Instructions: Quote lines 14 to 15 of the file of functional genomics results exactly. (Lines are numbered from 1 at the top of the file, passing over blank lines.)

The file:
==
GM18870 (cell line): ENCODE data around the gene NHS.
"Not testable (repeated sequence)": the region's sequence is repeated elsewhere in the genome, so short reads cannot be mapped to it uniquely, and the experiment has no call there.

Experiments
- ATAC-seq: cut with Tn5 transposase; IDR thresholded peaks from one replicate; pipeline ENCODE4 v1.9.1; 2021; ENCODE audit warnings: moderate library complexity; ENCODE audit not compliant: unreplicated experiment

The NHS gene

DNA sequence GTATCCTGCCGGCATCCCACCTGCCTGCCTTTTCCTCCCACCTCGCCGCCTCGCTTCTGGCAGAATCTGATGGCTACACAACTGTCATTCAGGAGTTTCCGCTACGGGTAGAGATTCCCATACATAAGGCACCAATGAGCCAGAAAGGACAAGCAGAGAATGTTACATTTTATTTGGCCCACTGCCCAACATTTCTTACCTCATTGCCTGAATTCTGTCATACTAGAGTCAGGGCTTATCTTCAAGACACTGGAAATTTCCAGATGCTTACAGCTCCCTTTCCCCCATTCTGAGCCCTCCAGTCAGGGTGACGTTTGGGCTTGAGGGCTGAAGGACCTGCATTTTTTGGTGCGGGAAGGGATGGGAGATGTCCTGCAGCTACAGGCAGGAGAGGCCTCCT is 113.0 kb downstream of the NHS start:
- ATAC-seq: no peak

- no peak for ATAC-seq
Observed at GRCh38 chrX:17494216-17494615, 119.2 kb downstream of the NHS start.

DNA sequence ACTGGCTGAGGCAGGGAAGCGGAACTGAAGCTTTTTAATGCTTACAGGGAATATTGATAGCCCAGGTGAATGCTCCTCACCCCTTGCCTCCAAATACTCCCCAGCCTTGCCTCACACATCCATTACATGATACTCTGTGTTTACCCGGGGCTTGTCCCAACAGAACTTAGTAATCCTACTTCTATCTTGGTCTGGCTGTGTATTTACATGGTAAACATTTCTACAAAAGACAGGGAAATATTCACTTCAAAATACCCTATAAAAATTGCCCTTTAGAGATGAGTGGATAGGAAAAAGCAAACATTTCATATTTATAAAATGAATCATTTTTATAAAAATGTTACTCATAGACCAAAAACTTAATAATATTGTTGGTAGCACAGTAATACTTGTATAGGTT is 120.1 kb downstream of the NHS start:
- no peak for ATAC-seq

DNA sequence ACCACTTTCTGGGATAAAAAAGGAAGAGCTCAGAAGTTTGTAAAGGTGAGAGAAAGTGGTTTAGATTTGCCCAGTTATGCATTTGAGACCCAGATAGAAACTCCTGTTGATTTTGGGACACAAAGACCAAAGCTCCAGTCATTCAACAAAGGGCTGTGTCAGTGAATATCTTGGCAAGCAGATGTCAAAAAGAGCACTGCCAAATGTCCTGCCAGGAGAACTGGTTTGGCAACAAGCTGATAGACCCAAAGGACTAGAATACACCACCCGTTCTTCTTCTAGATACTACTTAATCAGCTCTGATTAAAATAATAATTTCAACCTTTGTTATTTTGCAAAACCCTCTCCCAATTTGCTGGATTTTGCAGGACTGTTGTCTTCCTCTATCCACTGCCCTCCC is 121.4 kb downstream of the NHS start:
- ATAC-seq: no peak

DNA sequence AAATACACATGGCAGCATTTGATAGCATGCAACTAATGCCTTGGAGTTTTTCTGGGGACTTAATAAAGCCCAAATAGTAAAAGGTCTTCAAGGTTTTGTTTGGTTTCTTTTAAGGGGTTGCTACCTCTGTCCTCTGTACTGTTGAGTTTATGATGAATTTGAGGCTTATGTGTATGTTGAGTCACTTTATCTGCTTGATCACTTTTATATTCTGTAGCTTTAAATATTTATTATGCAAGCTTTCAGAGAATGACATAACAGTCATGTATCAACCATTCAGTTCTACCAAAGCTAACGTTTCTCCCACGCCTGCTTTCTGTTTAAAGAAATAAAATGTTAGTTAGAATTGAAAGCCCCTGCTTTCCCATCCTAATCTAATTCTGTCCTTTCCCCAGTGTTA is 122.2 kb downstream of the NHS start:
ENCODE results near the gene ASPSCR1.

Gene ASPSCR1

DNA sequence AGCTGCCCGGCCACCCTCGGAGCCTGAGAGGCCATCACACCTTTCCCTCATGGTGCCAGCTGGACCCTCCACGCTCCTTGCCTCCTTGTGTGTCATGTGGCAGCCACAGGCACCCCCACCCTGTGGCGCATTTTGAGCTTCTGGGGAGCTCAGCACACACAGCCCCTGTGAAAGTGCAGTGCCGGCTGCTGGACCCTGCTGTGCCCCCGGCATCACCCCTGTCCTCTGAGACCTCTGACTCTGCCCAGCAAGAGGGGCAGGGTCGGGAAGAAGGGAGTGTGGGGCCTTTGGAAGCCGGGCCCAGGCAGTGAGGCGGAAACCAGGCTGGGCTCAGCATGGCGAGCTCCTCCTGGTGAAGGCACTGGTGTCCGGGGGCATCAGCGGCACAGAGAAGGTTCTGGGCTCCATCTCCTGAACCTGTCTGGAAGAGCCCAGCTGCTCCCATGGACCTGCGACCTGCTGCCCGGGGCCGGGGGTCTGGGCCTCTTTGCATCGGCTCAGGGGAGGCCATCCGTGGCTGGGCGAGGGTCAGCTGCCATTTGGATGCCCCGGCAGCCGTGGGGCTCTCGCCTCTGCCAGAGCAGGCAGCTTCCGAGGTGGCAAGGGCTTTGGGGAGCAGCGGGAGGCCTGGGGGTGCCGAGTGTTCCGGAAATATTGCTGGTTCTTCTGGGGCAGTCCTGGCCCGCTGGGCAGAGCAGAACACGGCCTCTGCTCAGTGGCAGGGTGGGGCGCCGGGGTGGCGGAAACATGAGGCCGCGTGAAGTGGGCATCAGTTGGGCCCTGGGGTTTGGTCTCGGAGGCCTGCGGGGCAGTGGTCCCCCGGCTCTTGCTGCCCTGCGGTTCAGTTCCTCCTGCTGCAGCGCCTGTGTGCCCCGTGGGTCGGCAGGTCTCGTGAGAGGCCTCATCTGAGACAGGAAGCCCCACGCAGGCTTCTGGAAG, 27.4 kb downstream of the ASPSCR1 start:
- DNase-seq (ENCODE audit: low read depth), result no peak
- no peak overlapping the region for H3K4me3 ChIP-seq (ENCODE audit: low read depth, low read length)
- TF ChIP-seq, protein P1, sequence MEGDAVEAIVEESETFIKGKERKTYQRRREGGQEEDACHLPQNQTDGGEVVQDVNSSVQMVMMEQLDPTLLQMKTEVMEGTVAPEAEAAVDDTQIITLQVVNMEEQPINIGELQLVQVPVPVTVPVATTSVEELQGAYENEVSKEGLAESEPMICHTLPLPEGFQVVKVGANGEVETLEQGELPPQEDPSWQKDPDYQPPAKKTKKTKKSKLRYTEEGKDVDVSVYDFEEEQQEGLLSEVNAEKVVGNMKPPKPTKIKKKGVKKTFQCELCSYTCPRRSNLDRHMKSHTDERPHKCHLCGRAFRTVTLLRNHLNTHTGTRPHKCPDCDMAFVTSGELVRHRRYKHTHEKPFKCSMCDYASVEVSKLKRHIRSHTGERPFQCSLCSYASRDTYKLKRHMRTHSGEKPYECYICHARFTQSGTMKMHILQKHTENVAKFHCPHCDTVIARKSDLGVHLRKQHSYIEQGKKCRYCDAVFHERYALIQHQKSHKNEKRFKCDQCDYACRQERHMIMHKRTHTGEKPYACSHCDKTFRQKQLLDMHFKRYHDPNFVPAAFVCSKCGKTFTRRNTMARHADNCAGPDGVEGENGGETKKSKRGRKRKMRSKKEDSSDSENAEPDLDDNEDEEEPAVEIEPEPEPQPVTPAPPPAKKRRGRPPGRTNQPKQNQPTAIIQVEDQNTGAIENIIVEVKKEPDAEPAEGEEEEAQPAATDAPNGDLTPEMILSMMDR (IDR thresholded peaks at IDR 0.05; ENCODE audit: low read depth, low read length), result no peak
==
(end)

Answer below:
DNA sequence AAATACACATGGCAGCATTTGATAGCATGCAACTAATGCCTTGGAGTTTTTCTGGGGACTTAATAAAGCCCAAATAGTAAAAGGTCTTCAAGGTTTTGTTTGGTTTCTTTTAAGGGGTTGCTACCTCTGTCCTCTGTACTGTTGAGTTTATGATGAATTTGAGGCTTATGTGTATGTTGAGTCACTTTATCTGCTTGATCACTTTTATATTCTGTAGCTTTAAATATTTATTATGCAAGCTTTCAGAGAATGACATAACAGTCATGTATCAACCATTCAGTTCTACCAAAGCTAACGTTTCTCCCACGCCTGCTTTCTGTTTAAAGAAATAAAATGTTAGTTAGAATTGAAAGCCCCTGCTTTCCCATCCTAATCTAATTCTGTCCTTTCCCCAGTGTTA is 122.2 kb downstream of the NHS start:
ENCODE results near the gene ASPSCR1.